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"Italian Cantieri Z 1007" from Tactical and Technical Trends

The following U.S. intel report on the Italian CANT Z.1007 "Alcione" bomber originally appeared in Tactical and Technical Trends, No. 25, May 20, 1943.

[DISCLAIMER: The following text is taken from the U.S. War Department publication Tactical and Technical Trends. As with all wartime intelligence information, data may be incomplete or inaccurate. No attempt has been made to update or correct the text. Any views or opinions expressed do not necessarily represent those of the website.]


Used as a bomber and reconnaissance plane, the Italian Cantieri Z 1007 has recently appeared in two different versions. Similar features include an all-wood cantilever construction of the mid-wing monoplane type, a length of 61 ft. 3 in, and a long nose. The wings have a sharp dihedral with a span of 81 ft. 10 in. and a gross area of 810 sq. ft. They are in three sections built upon two wooden box-spars with stressed plywood covering. The fuselage is semi-monocoque of wood with stressed covering of poplar plywood. In one type the braced stabilizer is elliptical, with "V" cut-out and a wide single fin and rudder. The other type has an angular stabilizer with oval, out-rigged twin fins and rudders. The landing gear is retractable.

Both planes are powered by three 14-cylinder, radial Piaggio PXI RC-40 air-cooled engines, one in the nose of the fuselage and one on either side in the wings, giving a maximum speed at 15,000 feet of 280 mph, and a cruising speed of 235 mph. The range is approximately 400 miles with a full bomb load of 4,850 pounds. An improved model of this engine with 1,300 hp may be fitted and would increase the maximum speed to about 300 mph at 13,000 feet.

[Cantieri Z 1007 ]

The armament consists of two 12.7-mm machine guns (one Isotta-Fraschini "Scotti" in the dorsal turret and one Isotta-Fraschini in the rear) and two lateral 7.7-mm Breda machine guns. The normal bomb capacity is 2,640 pounds, and the maximum load is 4,850 pounds.

The hand-operated turret is traversed by means of a wheel mounted at the lower end of an inverted control column. Operation of the wheel rotates the turret, while movement of the column gives elevation or depression. Elevation is from 0 degrees to approximately 70 degrees. A light metal rod mounted to project upwards though the perspex dome helps to balance the relative wind pressure on the gun barrel and gives the impression of two guns firing in opposite directions.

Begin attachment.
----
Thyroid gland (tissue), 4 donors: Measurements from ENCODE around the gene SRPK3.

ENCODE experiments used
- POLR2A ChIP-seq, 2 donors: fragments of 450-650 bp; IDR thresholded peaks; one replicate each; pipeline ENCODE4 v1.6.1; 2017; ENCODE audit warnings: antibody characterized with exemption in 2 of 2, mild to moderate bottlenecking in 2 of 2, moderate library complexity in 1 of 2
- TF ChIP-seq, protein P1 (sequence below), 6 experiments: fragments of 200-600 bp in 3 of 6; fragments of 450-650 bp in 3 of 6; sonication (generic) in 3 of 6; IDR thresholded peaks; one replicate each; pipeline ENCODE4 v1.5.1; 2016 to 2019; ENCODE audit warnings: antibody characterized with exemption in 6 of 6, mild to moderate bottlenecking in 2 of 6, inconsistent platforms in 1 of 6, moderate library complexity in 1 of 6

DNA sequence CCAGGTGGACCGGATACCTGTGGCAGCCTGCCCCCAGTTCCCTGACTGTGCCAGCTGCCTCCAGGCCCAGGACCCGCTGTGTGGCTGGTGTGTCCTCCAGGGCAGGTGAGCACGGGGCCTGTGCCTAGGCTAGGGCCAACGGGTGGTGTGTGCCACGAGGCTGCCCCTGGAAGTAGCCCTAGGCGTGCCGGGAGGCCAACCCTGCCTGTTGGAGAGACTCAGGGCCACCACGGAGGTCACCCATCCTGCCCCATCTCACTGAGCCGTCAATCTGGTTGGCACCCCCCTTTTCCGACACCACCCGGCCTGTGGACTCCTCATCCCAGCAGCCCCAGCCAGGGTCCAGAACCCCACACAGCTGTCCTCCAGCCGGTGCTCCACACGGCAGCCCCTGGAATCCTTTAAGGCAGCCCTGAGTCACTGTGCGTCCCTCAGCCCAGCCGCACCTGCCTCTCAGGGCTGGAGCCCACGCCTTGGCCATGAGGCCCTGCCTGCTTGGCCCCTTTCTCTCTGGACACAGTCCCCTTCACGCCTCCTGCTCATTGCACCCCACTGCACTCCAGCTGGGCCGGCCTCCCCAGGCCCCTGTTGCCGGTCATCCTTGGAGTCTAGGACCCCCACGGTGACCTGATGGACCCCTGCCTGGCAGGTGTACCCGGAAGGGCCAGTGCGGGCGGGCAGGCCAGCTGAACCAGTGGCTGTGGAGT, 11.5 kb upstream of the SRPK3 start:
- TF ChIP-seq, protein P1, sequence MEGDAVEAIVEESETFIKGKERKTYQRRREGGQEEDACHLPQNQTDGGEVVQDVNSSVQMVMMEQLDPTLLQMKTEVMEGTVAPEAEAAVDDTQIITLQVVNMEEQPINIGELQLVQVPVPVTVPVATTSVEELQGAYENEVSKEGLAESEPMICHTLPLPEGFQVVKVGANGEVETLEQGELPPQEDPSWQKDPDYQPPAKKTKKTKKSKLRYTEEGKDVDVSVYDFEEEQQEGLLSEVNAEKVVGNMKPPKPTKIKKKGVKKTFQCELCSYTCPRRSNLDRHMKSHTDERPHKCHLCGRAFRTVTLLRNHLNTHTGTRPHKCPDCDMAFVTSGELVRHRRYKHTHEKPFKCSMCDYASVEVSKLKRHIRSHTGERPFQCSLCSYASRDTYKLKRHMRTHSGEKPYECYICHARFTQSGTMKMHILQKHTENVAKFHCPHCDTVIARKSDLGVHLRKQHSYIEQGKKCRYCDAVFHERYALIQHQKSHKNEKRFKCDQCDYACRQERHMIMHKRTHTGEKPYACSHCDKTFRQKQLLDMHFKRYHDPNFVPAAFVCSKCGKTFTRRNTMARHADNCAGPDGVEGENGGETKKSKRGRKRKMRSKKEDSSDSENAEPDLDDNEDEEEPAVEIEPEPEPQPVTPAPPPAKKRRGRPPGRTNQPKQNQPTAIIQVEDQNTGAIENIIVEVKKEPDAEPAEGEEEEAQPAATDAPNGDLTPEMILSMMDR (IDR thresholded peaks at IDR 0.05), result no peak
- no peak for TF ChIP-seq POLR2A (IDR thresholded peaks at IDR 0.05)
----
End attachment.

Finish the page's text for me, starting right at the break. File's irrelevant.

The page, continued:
The shallow cupola, which projects above the top line of the fuselage, is of thick, transparent plastic material, and has a flat panel inserted for better sighting. There is no bullet-proof glass, but for the protection of the gunner there is a large curved sheet of armor plate (2 ft. 6 in. by 3 ft. 6 in.) 8 mm thick, which turns with the turret and protects the gunner's body. A smaller curved piece, 14 in. by 8 in., gives partial protection to his head. The gunner's seat is thought to consist of a single padded sling, hanging from the turret and rotating with it.

The lateral gunners' positions are protected by pieces of 5-mm armor plate on the side of the fuselage, and each lateral gun has three small pieces of 6-mm armor plating attached to the gun itself. The ventral gun position is also protected by 6 mm of armor.

Radio equipment of a new type incorporates an intercommunication amplifier A. 40 which replaces the speaking-tube system to which the Italians have adhered for so long, and is operated by the radio operator. In addition, provision is made for the latest fighter radio set (B. 30) to be fitted, but no part of this equipment has been actually installed.

Six self-sealing tanks are carried in each wing. The self-sealing system consists of covering the light-alloy metal tanks first with felt, then with two layers of black sponge rubber, and finally on the outside with yellow canvas. There is an unprotected oil tank behind each engine.

Apart from the gunners' armor already referred to, 5-mm armor is fitted in the roof over the front pilot and on the port side of the cockpit. The rear pilot is protected by a seat consisting of 6-mm plate and a piece of 5-mm plate over his head, as well as a bulkhead of 6-mm plate just aft of the lateral guns. This bulkhead does not fill the whole cross section of the fuselage but is of horseshoe shape.

A recently-crashed Cantieri Z 1007 was found to have a Breda turret rotating by an electric motor. This motor was mounted behind the control panel to the right of the gun, which was on the left side of the turret and was fired hydraulically. Elevation and depression were effected by a hydraulic jack. The arcs of fire were probably 360 degrees in azimuth and 0 to 90 degrees in elevation. A San Giorgio reflector sight of a new type, smaller than the usual one, was fitted, and had its own speed-control mechanism. New-type exhausts were fitted similar to those on a Beaufighter, two pipes to each engine, and it is thought that they fitted on either side of each nacelle below the wings.

Internal racks for twenty 110- or 220-pound bombs were carried, apparently the electrical-release type. Stowage for three 110- or 220-pound bombs was found inside each wing, outboard of the engine nacelles, operated by rotating shaft control. All the bomb locks were the same type and could be operated either electrically or mechanically. It is thought that the wing racks were not in use, as no bomb steadiers had been fitted.


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